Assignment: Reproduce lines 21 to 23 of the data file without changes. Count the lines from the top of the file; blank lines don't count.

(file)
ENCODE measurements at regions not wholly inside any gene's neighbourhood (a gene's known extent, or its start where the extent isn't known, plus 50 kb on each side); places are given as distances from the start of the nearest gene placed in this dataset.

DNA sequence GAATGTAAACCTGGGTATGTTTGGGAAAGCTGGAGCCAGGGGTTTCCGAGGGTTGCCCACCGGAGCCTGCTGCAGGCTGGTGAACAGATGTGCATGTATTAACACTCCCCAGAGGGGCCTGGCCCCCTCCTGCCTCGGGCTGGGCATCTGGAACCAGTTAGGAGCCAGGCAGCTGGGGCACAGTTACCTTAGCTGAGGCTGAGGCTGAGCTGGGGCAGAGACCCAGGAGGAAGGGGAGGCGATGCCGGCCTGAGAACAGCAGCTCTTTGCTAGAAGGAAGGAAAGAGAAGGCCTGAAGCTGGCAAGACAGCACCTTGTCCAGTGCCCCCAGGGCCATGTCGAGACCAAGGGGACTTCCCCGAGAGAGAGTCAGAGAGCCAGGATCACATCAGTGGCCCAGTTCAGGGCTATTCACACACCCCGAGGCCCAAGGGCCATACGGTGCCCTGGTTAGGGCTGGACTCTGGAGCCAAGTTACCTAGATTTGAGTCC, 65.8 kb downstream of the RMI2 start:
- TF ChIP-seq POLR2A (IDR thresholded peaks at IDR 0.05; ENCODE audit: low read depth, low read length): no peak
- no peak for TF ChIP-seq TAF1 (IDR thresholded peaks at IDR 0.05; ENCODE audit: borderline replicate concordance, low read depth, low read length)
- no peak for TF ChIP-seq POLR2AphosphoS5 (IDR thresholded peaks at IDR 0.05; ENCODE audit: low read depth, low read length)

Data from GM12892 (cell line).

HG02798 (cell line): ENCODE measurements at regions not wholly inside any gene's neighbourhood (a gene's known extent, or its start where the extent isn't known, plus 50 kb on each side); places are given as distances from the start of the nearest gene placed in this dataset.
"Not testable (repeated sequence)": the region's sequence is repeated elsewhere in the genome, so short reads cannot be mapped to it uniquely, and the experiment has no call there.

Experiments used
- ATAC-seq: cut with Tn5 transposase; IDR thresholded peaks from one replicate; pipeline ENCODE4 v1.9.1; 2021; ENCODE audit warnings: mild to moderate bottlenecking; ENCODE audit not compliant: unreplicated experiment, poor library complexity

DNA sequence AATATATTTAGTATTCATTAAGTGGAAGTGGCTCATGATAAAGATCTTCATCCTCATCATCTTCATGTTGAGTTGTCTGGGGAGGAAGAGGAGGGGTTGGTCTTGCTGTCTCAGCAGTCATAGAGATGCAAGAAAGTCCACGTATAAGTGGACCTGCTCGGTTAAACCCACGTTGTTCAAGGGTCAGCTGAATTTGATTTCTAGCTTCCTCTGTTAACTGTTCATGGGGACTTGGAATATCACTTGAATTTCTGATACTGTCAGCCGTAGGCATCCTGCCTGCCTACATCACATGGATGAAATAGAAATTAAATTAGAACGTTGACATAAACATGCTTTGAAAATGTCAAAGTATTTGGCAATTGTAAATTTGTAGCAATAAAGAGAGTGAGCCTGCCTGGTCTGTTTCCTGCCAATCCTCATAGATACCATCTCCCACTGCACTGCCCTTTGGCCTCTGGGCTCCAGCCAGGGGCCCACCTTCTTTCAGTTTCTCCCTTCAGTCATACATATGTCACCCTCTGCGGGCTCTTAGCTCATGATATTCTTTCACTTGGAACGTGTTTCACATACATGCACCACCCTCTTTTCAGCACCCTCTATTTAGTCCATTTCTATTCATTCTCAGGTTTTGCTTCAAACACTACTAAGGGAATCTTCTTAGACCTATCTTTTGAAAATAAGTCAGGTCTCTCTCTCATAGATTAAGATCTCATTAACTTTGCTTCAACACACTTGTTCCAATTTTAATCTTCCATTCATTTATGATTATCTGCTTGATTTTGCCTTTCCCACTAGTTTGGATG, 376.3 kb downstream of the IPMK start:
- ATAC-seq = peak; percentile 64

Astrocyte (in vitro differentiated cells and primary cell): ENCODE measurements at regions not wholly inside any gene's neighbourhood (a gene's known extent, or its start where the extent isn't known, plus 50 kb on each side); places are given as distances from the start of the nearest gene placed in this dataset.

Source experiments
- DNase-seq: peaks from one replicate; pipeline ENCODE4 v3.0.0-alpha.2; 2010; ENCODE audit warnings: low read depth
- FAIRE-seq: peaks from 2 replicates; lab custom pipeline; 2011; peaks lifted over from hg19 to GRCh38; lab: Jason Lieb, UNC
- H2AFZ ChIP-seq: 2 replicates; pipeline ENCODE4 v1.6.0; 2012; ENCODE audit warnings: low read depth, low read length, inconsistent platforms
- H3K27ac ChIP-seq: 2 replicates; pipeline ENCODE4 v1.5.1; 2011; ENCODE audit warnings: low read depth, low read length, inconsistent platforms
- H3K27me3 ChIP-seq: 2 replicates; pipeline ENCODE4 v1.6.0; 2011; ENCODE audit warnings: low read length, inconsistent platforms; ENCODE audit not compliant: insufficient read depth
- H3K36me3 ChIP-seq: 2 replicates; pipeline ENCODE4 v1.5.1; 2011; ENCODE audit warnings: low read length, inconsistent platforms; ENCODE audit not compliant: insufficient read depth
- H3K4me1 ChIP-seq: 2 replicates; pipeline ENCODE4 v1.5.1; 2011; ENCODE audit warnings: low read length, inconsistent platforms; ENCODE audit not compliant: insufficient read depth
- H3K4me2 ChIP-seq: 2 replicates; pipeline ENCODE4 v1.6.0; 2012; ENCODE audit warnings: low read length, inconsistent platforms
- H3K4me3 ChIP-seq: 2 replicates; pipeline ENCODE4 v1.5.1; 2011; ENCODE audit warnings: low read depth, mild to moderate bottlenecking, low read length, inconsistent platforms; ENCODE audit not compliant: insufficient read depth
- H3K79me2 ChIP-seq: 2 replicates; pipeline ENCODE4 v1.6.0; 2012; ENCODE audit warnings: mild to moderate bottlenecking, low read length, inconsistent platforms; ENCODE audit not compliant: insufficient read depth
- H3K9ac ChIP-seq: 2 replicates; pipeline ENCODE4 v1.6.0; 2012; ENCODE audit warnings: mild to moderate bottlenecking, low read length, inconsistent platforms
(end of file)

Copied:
- H3K4me1 ChIP-seq: 2 replicates; pipeline ENCODE4 v1.5.1; 2011; ENCODE audit warnings: low read length, inconsistent platforms; ENCODE audit not compliant: insufficient read depth
- H3K4me2 ChIP-seq: 2 replicates; pipeline ENCODE4 v1.6.0; 2012; ENCODE audit warnings: low read length, inconsistent platforms
- H3K4me3 ChIP-seq: 2 replicates; pipeline ENCODE4 v1.5.1; 2011; ENCODE audit warnings: low read depth, mild to moderate bottlenecking, low read length, inconsistent platforms; ENCODE audit not compliant: insufficient read depth